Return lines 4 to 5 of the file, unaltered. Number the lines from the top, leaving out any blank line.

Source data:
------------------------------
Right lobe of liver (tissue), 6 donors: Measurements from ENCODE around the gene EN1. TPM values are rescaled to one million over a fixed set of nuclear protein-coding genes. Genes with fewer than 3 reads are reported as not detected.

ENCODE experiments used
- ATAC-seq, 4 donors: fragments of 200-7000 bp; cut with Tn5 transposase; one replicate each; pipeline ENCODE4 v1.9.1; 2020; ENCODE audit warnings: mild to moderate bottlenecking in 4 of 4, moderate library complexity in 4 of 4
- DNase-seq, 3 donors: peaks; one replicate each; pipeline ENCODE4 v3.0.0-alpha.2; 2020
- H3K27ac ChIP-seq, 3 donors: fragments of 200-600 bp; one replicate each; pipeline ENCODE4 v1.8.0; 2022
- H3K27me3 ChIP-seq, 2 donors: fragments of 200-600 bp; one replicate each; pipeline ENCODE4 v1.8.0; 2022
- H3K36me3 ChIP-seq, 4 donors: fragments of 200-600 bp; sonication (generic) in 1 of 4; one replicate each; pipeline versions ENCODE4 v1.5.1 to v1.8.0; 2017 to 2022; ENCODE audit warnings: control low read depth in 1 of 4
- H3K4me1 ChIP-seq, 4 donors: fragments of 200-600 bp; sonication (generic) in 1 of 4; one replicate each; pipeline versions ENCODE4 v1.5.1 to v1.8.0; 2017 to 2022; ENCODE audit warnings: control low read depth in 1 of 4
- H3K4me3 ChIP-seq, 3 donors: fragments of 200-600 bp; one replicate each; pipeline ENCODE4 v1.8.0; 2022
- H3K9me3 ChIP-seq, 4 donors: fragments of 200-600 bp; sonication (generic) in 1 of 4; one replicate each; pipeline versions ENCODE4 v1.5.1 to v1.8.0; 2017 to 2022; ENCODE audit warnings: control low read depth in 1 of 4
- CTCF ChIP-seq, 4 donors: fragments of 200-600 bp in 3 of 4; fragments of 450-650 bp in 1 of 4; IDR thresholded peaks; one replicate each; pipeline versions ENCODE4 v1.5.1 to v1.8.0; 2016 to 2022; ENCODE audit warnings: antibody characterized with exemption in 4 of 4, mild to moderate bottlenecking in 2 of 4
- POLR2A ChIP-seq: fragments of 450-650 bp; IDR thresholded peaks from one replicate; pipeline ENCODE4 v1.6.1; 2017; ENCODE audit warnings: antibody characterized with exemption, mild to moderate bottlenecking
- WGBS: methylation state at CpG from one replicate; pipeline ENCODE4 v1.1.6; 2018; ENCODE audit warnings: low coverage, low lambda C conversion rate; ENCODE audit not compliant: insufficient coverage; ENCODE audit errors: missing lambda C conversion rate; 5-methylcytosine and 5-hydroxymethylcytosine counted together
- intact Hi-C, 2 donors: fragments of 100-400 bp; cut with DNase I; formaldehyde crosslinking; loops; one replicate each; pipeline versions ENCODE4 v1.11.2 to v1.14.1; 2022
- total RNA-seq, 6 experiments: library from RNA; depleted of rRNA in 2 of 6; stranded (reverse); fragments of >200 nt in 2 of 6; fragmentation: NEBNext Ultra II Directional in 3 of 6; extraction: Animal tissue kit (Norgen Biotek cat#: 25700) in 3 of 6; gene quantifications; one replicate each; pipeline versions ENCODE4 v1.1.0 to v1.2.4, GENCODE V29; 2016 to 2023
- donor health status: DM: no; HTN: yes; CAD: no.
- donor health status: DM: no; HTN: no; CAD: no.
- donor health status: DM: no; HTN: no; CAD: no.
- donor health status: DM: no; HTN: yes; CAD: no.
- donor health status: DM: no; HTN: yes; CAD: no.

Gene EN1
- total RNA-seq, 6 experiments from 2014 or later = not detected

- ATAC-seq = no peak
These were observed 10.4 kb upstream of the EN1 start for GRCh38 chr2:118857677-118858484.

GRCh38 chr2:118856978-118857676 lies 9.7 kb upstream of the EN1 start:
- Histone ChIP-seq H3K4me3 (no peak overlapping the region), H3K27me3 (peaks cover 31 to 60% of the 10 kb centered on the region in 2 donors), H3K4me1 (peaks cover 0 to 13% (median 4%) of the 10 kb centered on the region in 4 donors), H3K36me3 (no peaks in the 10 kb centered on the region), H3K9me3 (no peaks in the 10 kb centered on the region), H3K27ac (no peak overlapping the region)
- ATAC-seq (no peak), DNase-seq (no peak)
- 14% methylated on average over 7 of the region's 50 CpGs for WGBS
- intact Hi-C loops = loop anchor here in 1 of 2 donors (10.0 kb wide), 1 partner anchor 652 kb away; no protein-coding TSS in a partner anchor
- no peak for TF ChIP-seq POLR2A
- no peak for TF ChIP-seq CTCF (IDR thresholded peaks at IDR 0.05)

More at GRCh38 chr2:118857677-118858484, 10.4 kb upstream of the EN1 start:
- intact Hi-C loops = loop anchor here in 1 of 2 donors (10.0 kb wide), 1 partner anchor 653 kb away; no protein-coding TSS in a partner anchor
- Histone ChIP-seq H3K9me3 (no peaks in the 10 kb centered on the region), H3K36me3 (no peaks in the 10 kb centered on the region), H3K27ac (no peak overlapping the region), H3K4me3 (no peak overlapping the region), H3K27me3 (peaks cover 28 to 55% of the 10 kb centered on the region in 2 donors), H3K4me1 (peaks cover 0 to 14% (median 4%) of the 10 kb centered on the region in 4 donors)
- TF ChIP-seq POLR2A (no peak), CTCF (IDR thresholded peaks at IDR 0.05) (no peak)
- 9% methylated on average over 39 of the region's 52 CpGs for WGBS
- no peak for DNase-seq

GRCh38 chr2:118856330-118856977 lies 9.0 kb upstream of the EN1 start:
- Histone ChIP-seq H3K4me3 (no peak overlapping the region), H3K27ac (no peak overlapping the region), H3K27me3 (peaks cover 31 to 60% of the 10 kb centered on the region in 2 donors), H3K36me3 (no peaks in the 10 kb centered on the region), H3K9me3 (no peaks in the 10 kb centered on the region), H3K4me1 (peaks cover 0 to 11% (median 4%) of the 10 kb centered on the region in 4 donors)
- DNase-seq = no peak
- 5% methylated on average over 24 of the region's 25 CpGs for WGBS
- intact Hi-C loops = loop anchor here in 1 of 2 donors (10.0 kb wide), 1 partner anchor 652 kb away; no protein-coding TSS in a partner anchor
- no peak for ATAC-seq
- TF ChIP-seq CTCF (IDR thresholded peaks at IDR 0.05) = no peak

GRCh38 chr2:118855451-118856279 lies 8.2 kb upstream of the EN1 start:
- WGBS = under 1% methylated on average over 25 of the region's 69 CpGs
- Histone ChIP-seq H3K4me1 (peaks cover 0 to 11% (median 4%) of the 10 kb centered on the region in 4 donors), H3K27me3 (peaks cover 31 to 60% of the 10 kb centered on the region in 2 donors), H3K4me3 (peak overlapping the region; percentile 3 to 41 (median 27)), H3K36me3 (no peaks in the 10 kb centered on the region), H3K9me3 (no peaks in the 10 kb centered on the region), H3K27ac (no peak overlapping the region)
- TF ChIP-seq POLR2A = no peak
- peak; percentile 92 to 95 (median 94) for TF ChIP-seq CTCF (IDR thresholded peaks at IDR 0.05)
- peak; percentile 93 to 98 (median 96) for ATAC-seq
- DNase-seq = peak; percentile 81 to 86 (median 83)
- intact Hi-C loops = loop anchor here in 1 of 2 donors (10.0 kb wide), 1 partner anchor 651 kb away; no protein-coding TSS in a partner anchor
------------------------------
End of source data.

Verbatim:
- DNase-seq, 3 donors: peaks; one replicate each; pipeline ENCODE4 v3.0.0-alpha.2; 2020
- H3K27ac ChIP-seq, 3 donors: fragments of 200-600 bp; one replicate each; pipeline ENCODE4 v1.8.0; 2022